In short, though there may be truth to Dalen’s conclusion when applied to a limited group under certain conditions, the survey data does not justify an assertion as broad as stated in his original post.
Whether through attracting conservative personnel to its ranks, or through its education of soldiers and officers, or most likely a combination thereof, the professional army has historically had a conservative bent. It is easy to understand why. To perform its mission it must maintain a worldview that is shared by many conservative political philosophies, and often differs from more liberal philosophies. As Samuel Huntington pointed out, “Indeed it was found appropriate to designate the military ethic as one of conservative realism…conservatism alone…is not driven by an inevitable conflict with the military values which stem from the demands of the military function.” Trust has varied up and down throughout this conservative lean.
I also believe Dalen overemphasizes the dangers of personal political beliefs which, for the professional officer, are largely irrelevant to relations with civilian leadership. The soldier does not have the same freedoms as the civilian to express his private beliefs, and even has a mandate to keep them out of his professional judgement. If this is in doubt, the MacArthur or McChrystal incidents provide telling examples. If civilian leadership knows an officer’s personal political beliefs, then the officer is in error. It should also be understood that, whatever its organizational worldview, and regardless of the personal political beliefs of its members, the military as an institution is subordinate to civilian leadership. It will execute whatever task it is given, regardless of confidence in outside leadership, and has consistently done so.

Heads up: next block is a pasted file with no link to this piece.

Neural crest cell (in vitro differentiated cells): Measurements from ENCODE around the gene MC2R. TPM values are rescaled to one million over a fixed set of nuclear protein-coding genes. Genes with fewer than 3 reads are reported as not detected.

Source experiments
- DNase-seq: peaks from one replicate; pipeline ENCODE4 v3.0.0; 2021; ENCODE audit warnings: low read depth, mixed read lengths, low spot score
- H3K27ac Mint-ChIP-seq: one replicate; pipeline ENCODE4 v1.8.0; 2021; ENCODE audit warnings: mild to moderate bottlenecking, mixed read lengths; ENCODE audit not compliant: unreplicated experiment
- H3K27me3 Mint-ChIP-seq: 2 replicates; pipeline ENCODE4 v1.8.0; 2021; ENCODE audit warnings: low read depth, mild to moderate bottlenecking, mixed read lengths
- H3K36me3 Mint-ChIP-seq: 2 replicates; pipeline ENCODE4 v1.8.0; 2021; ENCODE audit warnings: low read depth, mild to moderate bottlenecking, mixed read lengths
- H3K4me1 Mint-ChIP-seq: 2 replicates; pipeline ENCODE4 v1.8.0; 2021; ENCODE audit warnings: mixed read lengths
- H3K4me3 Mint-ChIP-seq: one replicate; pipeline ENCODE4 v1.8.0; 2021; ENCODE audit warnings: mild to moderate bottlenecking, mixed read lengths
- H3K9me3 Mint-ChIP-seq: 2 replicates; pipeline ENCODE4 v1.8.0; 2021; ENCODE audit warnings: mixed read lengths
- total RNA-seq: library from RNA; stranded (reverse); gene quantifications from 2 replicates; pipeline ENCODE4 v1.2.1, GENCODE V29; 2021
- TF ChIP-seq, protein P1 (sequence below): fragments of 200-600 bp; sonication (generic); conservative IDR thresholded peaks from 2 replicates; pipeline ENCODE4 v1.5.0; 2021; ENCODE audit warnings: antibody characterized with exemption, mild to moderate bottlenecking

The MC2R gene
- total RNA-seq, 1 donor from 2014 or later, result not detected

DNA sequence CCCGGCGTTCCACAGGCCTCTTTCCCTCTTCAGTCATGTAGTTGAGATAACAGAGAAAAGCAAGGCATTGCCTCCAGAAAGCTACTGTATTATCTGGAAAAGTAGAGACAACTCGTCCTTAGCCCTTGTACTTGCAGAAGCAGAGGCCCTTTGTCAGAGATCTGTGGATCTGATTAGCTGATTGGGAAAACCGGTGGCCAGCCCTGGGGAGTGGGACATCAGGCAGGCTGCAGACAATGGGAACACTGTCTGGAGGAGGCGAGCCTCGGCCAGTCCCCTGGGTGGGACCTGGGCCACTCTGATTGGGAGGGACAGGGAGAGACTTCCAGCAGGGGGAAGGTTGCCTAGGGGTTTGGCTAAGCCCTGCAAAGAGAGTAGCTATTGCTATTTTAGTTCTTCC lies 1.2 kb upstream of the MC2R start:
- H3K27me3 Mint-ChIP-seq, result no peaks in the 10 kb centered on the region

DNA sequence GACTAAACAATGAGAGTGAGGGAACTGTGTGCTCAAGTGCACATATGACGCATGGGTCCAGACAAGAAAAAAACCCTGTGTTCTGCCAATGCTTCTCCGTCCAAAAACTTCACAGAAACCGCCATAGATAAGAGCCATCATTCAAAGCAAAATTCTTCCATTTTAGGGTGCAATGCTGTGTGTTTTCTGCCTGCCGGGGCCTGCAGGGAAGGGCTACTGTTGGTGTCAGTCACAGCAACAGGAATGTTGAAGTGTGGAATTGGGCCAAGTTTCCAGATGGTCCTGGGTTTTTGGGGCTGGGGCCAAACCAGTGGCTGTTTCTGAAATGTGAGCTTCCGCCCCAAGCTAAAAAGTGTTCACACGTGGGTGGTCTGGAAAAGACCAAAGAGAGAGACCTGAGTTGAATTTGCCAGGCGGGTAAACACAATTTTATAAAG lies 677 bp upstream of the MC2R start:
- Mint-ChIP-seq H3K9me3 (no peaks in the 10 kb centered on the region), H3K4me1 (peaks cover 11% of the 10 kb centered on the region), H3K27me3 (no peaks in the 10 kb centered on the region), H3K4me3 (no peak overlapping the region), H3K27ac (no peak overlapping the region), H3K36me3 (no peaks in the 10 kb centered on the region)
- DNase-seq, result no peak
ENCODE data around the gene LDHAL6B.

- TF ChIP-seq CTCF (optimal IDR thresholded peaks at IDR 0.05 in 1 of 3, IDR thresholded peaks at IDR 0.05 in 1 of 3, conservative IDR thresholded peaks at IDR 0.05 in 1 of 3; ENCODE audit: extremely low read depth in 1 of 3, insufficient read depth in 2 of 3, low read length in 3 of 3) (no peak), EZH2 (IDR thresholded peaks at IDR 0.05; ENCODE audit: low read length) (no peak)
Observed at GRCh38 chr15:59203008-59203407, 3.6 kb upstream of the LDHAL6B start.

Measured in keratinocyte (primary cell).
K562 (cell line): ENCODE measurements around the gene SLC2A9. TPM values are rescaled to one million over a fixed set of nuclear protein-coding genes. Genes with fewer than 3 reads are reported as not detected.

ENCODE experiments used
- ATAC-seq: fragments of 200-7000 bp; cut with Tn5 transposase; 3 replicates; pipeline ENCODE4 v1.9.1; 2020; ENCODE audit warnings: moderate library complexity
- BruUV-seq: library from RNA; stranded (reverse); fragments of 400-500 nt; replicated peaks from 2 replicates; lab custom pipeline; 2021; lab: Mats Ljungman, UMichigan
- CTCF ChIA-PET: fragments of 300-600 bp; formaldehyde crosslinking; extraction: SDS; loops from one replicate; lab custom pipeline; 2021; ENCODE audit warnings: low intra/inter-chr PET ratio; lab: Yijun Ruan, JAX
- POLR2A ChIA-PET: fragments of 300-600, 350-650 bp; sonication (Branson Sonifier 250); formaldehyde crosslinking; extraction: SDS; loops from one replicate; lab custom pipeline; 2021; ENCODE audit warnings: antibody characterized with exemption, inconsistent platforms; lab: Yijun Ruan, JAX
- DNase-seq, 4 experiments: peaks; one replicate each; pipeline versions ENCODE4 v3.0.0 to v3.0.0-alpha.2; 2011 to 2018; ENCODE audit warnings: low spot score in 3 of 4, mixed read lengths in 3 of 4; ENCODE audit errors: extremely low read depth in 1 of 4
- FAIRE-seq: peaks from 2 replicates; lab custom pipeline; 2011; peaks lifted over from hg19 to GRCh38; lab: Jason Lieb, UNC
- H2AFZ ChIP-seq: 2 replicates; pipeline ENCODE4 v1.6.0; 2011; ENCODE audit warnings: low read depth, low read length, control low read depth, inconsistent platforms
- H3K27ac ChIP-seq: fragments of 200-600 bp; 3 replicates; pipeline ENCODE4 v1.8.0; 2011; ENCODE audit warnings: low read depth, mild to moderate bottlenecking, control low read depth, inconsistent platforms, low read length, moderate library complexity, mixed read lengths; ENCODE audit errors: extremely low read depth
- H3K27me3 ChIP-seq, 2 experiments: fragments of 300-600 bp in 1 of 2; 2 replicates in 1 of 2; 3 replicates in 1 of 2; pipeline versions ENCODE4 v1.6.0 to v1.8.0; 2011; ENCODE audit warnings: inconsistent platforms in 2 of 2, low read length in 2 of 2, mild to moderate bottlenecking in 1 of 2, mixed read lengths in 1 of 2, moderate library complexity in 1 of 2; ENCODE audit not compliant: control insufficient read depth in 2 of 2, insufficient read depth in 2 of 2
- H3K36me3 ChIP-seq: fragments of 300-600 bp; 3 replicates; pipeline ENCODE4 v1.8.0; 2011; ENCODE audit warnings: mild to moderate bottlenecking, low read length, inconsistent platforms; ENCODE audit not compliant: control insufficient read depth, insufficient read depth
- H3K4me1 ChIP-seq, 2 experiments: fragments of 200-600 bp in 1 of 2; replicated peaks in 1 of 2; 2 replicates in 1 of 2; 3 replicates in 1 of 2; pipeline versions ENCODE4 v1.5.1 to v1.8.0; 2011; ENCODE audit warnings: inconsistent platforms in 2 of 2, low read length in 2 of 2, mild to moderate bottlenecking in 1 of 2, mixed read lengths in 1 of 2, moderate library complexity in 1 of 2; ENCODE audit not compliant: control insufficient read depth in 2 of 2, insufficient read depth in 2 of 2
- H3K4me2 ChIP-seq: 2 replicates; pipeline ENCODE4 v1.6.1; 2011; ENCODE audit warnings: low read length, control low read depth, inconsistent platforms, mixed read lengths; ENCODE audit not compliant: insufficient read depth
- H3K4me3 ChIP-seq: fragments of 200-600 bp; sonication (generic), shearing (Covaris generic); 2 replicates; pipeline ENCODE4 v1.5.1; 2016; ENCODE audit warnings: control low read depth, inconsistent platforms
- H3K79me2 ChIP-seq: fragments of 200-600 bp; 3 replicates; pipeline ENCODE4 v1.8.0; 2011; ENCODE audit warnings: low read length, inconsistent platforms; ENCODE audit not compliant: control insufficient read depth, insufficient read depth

Personal political differences of its members might actually be an indicator that the military is less disconnected from the American public, which is often divided or uniformly dissatisfied with policymakers.
Aside from the dangers of supposed officer partisanship, there are some demographic issues as well.
Dalen writes that, “Faced with the challenge of persuading young Americans to join the Army, it is not entirely surprising that the Army focused its enlisted recruiting on areas of the country with more limited economic opportunities. This strategy has been successful at meeting Army enlistment needs…[but]…A successful enlisted recruiting strategy does not necessarily equate to a successful officer accession strategy. ”
Yet, it has been demonstrated that the, “U.S. military service disproportionately attracts enlisted personnel and officers who do not come from disadvantaged backgrounds…” and further that, “Members of the all-volunteer military are significantly more likely to come from high-income neighborhoods than from low-income neighborhoods.”
Throughout our history, officers have virtually always been more likely to come from higher income families and be better educated than the average American citizen.